It is a strong condemnation of the behavior of the Scribes and Pharisees by Jesus, and a warning to his followers to not be like them. For the Scribes and Pharisees “They tie up heavy burdens, hard to bear, and lay them on the shoulders of others; but they themselves are unwilling to lift a finger to move them. (Matthew 23:4 NRSV) The Scribes and Pharisees are creating burdens for others – those trying to survive by laboring to earn meager livings, already oppressed by the Roman government.

Rather than serving the Jewish people, the Scribes and Pharisees make their lives harder – all while wanting it to be easy for themselves. And wanting to be honored and praised. As Jesus tells the crowds and his disciples:

“They do all their deeds to be seen by others; for they make their phylacteries broad and their fringes long. They love to have the place of honor at banquets and the best seats in the synagogues, and to be greeted with respect in the marketplaces, and to have people call them rabbi.” (Matthew 23:5-7 NRSV)

Phylacteries are small black leather boxes containing passages from Scripture, including the Shema from Deuteronomy – Hear, Israel, the Lord is our God, the Lord is One. (Deuteronomy 6:4 NRSV), the Great Commandment to love God with all your heart, soul, and mind, and the Ten Commandments. The Phylacteries are strapped to the forehead and left forearm for Jewish morning prayer. The fringes are like tassels on Jewish prayer robes. Jesus comments that the Scribes and Pharisees make the phylacteries larger than they need to be and the fringes longer than they need to be. The Scribes and Pharisees want to be noticed – to be “showy.”

So there is a distinction between liturgical garments and seating to conduct worship, and the reason for such things, which Jesus is making. His point is that the Scribes and Pharisees want to be honored and respected in a way that places the emphasis and focus on them, not God. They teach of God’s word from the Torah, but do not live according to those teachings themselves.

They teach the words found in Deuteronomy – words placed in the Phylacteries they wear for prayer: Hear, O Israel: The Lord is our God, the Lord alone. You shall love the Lord your God with all your heart, and with all your soul, and with all your might. Keep these words that I am commanding you today in your heart. (Deuteronomy 6:4-6 NRSV). Words from Scripture which contain the Great Commandment, words which God commands for them to keep in their hearts, and, yet, the Scribes and Pharisees do not.

So Jesus tells the crowds and his disciples to listen to the words, and obey the words, but do not live as the Scribes and Pharisees do because they do not live according to the words they teach. Rather they want the focus and honor to be on them, and they burden the people while they want life to be easy for them.

Jesus wants his followers to focus on God and serving others to lift burdens, not add to them. We all, at one point or another, bear burdens in our lives. Illness, care-giving for a family member, addictions, struggles with learning, financial distress, and the list can go on. And we have our collective societal burdens with natural disasters, violence, injustice, oppression, and toxic politics. […]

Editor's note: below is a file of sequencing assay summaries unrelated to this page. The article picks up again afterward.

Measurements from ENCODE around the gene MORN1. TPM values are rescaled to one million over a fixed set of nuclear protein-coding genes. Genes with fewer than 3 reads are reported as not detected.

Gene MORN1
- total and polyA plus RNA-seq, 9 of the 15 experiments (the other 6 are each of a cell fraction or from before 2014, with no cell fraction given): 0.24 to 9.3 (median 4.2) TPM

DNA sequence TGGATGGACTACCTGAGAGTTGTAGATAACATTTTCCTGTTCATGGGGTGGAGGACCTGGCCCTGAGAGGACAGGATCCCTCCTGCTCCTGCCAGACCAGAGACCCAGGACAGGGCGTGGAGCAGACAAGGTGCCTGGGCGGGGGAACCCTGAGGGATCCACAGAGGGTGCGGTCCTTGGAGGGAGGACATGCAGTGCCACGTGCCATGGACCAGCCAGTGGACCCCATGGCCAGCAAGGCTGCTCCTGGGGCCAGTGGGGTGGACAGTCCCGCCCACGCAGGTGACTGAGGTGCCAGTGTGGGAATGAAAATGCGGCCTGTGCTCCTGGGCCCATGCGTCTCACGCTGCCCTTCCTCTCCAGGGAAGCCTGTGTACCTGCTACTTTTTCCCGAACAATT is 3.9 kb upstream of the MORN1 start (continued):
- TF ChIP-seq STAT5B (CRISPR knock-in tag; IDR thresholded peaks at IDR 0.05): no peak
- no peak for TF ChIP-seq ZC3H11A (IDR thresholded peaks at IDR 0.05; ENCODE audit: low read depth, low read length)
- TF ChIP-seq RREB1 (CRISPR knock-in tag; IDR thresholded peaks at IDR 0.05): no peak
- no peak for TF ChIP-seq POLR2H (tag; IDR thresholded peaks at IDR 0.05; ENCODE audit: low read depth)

The full transcript of the Rev. Jay Lawlor's sermon is available at https://www.therevjaylawlor.com/good-news-sermon-rev-jay-lawlor-22-pentecost-year-nov-5-2017/

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Shamanic Practitioner Amanda Foulger to be Featured on CUTV News Radio

TOPANGA, CALIFORNIA, UNITED STATES, February 27, 2018 /EINPresswire.com/ — There has been a renewed interest in shamanism in our culture, particularly in recent years. Shamanism is an ancient system for healing, well-being, guidance and growth using human abilities of body, mind and spirit. Shamanism is the oldest form of spiritual practice we have on earth and has been practiced in many traditional cultures.

In a traditional culture, a shaman is a person who knows how to enter non-ordinary reality in an altered state of consciousness to deliver spiritual help and healing for others. Cross-culturally, shamans learn how to connect with wise and compassionate resources there to bring information, healing, guidance and growth – to help people to move forward.

Amanda Foulger is a practitioner and teacher of core shamanism, a senior faculty member of the Foundation for Shamanic Studies. She provides private shamanic healing and counseling to address the spiritual aspect of physical, mental, emotional and spiritual conditions. In traditional cultures, shamans have been said to heal with the eyes and hands of the heart.

“We humans have the capacity to access non-ordinary reality,” says Amanda. “The work I do is a very practical way to address some of the common problems and issues of human life. Shamanism is useful in that it enables us to recognize that we are not just having a physical life and that we are not alone.”

Amanda says people visit her for different reasons. Some simply want to have a shamanic experience or to confirm the reality of such personal experiences. But most have an issue – physical, mental, emotional or spiritual that they need help with. Some have a sense of calling, and need support and training.

“Early in life I had some experiences and perceptions beyond this reality.” Amanda first became interested in shamanism following an early spiritual emergence experience. Gradually she realized “I wanted to do something with it to help people.” She studied in various spiritual traditions – Hinduism, Buddhism and Sufism. But it wasn’t until she was introduced to the work of Michael Harner, founder of the Foundation for Shamanic Studies, author of the influential book "The Way of the Shaman,” that she dedicated herself to the practice.